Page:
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I best not catch this flick on YouTube.
February 9, 2012 1:23 PM   Subscribe

So, my brilliant dad left a threatening voice mail for one of the many estranged women in his life. She posted it on YouTube with his full legal and professional name.

He's a relatively well-known professional in his region and we have the same uncommon last name. Much as I bemoan my father's self-destructive decision-making, do I have any recourse to get this thing taken down, for the sake of our collective reputation? Where does a voice mail stand in the legal universe, as far as YouTube and its ilk are concerned?
posted by anonymous to Computers & Internet (26 answers total) 5 users marked this as a favorite
 
What state(s) are all involved parties in? That could influence the answer.
posted by Ghostride The Whip at 1:25 PM on February 9, 2012


One-sided recording is illegal in many jurisdictions. Contact your local law enforcement.
posted by desjardins at 1:26 PM on February 9, 2012


Of course, that might open your father up to legal consequences.
posted by desjardins at 1:27 PM on February 9, 2012


One-sided recording is illegal in many jurisdictions.

Hard to see how that applies to voicemails you leave for people. Not legal advice and IANYL, but jus' sayin'.
posted by Admiral Haddock at 1:29 PM on February 9, 2012 [23 favorites]


One-sided recording is illegal in many jurisdictions.

Yes, he voluntarily left her a voicemail. However, I would imagine that leaving someone a VM does not give them license to post or exhibit it to the public, but IANAL.
posted by drjimmy11 at 1:30 PM on February 9, 2012


File a privacy complaint with YouTube
posted by Cortes at 1:30 PM on February 9, 2012 [5 favorites]


File a DMCA request with YouTube. They will immediately take it down.

If the uploader decides to appeal, they would almost certainly win and it would be reinstated, but that takes effort.
posted by Hollywood Upstairs Medical College at 1:42 PM on February 9, 2012 [2 favorites]


File a DMCA request with YouTube. They will immediately take it down.

If the uploader decides to appeal, they would almost certainly win and it would be reinstated, but that takes effort.
In addition to being something one might be ethically uncomfortable with, filing a knowingly false claim is illegal and potentially carries significant penalties. See OPG vs Diebold.
posted by Lame_username at 1:49 PM on February 9, 2012 [10 favorites]


Posting a voicemail is not illegal because both parties know and understand that they are being recorded.
posted by speedgraphic at 2:00 PM on February 9, 2012


filing a knowingly false claim is illegal

I'm certainly not sure that someone's voicemail message isn't covered by DMCA, and anon presumably isn't either. If not, then it would be an honest mistake. I'd hope that anyone who knows anything to the contrary would keep it to themselves in this thread.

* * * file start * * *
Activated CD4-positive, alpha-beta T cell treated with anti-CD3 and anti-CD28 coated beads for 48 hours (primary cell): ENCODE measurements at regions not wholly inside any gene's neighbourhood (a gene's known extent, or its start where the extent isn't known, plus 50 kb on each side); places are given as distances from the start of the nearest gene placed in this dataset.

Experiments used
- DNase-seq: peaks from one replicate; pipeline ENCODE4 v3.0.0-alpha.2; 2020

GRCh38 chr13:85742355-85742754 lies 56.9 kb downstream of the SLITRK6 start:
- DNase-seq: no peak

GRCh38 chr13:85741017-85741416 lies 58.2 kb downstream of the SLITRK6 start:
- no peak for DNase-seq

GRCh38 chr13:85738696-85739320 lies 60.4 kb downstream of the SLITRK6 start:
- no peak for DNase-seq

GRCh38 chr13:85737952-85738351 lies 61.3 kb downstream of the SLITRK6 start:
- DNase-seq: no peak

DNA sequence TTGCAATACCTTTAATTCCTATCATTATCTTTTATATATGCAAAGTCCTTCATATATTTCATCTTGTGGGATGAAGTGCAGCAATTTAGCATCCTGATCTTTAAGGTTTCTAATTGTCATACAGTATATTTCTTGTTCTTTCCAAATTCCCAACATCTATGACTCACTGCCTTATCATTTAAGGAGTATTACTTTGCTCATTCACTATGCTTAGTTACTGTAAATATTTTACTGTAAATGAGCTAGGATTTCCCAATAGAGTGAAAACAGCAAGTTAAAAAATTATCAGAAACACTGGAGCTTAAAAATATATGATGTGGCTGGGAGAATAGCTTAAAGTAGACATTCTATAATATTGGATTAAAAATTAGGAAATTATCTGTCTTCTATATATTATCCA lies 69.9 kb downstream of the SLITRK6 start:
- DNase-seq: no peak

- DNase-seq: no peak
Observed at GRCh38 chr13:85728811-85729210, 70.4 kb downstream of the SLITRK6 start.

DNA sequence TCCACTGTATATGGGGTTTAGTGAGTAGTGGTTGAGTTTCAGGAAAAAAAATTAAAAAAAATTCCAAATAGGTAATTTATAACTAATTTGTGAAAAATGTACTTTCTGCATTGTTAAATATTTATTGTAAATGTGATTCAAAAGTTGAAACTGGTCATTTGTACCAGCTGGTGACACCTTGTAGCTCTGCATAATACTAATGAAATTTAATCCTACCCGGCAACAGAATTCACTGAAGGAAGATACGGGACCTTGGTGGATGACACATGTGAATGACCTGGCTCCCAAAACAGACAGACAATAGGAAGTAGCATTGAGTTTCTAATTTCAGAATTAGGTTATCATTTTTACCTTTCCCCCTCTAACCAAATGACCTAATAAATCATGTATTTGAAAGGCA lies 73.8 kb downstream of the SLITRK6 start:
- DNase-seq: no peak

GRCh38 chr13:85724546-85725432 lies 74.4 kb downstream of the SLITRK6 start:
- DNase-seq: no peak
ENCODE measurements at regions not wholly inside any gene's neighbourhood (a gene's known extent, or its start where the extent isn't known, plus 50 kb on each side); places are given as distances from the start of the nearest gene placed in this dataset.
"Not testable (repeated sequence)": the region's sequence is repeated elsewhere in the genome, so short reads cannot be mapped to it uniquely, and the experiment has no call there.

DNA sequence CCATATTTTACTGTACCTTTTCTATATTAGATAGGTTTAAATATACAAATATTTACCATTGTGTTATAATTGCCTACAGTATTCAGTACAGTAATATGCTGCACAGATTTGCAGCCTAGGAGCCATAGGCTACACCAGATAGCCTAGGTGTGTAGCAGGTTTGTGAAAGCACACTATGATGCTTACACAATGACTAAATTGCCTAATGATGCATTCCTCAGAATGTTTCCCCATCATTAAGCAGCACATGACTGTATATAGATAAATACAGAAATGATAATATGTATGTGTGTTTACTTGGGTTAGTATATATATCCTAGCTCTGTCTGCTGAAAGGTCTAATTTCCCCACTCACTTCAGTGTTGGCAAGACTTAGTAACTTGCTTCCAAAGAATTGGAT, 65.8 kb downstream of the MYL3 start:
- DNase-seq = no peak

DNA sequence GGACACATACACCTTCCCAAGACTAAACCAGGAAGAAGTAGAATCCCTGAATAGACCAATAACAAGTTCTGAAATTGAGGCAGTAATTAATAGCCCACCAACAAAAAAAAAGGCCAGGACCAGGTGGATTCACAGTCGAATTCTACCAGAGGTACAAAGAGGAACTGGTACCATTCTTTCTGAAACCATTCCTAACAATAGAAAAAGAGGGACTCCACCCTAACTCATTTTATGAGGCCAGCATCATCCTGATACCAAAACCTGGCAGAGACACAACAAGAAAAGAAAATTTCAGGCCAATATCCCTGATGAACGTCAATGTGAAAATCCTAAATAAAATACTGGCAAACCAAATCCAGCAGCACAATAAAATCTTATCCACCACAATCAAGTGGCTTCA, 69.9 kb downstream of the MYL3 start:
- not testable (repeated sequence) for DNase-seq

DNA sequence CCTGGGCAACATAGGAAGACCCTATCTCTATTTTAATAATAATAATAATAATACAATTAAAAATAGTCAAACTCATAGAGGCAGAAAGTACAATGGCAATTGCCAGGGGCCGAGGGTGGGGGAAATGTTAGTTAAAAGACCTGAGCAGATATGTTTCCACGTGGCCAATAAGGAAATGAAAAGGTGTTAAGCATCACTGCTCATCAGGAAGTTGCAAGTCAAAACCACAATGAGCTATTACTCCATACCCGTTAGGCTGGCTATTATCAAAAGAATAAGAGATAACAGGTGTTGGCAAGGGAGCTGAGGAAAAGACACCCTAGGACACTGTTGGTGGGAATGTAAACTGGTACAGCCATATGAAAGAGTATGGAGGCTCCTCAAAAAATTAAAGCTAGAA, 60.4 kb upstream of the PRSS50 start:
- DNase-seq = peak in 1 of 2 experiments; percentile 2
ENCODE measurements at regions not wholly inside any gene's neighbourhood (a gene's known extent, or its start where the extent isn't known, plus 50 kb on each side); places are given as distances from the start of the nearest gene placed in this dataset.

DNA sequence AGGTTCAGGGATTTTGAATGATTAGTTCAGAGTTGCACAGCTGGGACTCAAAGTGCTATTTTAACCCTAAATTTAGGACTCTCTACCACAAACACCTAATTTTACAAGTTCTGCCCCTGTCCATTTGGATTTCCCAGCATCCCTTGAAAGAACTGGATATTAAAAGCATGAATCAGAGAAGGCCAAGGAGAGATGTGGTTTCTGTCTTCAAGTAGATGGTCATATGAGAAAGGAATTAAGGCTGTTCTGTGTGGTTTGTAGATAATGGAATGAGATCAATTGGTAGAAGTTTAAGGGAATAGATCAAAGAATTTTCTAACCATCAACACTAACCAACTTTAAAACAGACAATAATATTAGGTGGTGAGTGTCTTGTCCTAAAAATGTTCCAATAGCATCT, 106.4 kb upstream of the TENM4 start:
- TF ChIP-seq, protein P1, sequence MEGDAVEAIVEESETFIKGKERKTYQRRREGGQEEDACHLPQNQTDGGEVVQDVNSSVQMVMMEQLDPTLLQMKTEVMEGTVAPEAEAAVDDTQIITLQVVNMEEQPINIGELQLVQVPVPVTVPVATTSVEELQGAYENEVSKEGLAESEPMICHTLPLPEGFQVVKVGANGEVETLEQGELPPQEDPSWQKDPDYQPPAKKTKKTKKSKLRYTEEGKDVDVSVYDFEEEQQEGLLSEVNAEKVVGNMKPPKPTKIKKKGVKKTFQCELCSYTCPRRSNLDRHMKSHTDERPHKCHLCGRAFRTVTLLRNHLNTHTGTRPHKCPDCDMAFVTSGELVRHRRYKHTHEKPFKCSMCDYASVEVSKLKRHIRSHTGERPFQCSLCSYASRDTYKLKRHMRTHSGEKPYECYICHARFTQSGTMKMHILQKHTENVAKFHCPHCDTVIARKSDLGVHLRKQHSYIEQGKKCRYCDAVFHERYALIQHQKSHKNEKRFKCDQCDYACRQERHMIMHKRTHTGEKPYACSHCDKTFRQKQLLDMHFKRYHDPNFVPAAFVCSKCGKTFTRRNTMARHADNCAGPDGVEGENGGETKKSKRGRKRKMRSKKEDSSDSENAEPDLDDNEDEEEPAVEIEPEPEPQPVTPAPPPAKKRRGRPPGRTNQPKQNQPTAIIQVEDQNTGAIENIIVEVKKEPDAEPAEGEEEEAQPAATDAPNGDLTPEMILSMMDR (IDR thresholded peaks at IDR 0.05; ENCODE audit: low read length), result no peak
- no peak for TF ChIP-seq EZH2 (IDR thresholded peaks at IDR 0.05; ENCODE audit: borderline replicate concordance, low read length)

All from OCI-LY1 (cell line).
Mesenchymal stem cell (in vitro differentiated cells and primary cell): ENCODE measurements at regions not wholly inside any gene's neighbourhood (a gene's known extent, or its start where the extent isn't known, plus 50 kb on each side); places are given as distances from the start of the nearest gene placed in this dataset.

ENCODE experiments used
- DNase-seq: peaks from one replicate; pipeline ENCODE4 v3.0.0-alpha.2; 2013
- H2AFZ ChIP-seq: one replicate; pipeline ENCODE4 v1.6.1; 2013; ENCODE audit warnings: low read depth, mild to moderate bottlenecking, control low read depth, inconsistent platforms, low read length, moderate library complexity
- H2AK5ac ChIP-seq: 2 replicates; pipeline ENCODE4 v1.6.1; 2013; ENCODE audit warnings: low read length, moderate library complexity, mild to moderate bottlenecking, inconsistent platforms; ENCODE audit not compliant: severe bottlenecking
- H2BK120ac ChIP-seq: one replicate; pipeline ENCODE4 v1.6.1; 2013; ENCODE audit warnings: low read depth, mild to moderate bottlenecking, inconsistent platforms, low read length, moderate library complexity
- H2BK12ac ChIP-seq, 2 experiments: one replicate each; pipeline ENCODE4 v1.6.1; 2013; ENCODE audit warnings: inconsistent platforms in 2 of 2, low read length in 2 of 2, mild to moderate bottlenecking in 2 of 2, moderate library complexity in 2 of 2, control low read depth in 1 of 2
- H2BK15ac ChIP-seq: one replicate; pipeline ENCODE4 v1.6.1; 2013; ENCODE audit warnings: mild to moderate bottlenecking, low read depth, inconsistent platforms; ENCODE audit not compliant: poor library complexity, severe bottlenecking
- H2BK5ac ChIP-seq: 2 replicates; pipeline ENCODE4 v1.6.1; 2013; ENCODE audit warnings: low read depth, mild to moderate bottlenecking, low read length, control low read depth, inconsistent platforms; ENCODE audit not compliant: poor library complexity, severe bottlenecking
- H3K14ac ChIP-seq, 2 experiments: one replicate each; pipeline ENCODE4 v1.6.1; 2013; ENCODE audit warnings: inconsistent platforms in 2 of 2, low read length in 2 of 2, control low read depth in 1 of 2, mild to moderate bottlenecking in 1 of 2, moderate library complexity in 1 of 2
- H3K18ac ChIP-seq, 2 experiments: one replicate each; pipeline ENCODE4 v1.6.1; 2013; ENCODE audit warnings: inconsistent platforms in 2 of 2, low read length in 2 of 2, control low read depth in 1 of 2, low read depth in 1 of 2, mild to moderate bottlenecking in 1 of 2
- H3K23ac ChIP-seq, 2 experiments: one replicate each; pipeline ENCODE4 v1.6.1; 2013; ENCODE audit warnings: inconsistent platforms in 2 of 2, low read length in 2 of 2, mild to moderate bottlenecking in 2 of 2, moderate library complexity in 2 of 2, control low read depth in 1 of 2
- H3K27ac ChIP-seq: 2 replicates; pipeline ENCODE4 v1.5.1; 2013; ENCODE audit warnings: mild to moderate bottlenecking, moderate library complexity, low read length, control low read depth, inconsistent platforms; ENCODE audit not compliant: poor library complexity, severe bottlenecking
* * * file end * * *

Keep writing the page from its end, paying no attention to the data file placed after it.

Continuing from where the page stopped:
I'm not advocating breaking the law, just trying to make use of it in a bad situation.
posted by monkeymadness at 2:02 PM on February 9, 2012 [3 favorites]


This DMCA thing is a sidetrack. The OP didn't leave the voicemail, his or her father did. The OP can't possibly claim any sort of copyright.
posted by Justinian at 2:05 PM on February 9, 2012 [3 favorites]


This may be the simplistic answer, but have you thought about calling the lady and asking her nicely?
posted by I am the Walrus at 2:07 PM on February 9, 2012 [16 favorites]


One recourse would be to get in touch with the woman who posted the voicemail, and say "hey, this is going to have an impact on me due to the name thing, mind taking it down?"
posted by craven_morhead at 2:08 PM on February 9, 2012 [6 favorites]


In addition to being something one might be ethically uncomfortable with, filing a knowingly false claim is illegal and potentially carries significant penalties.

I think it's enough of a gray area that you could file a DMCA. Has there ever been a lawsuit over a voicemail copyright dispute? I don't see why the person being recorded wouldn't retain copyright for the voice recording, and it's not clear that there has been an agreement giving the person recording the message the right to publish it on the Internet. The privacy complaint option mentioned above is probably the better choice though.
posted by burnmp3s at 2:09 PM on February 9, 2012


Before you go around making dubious legal claims, remember the Streisand effect.
posted by grouse at 2:13 PM on February 9, 2012 [10 favorites]


Some interesting back and forth on this thread viz the copyright issue.
posted by Admiral Haddock at 2:17 PM on February 9, 2012


I am absolutely certain that there is no viable DMCA claim on a recording of a threatening voicemail. The woman can post it, share it, publish it, make money off of it, and your father has no recourse.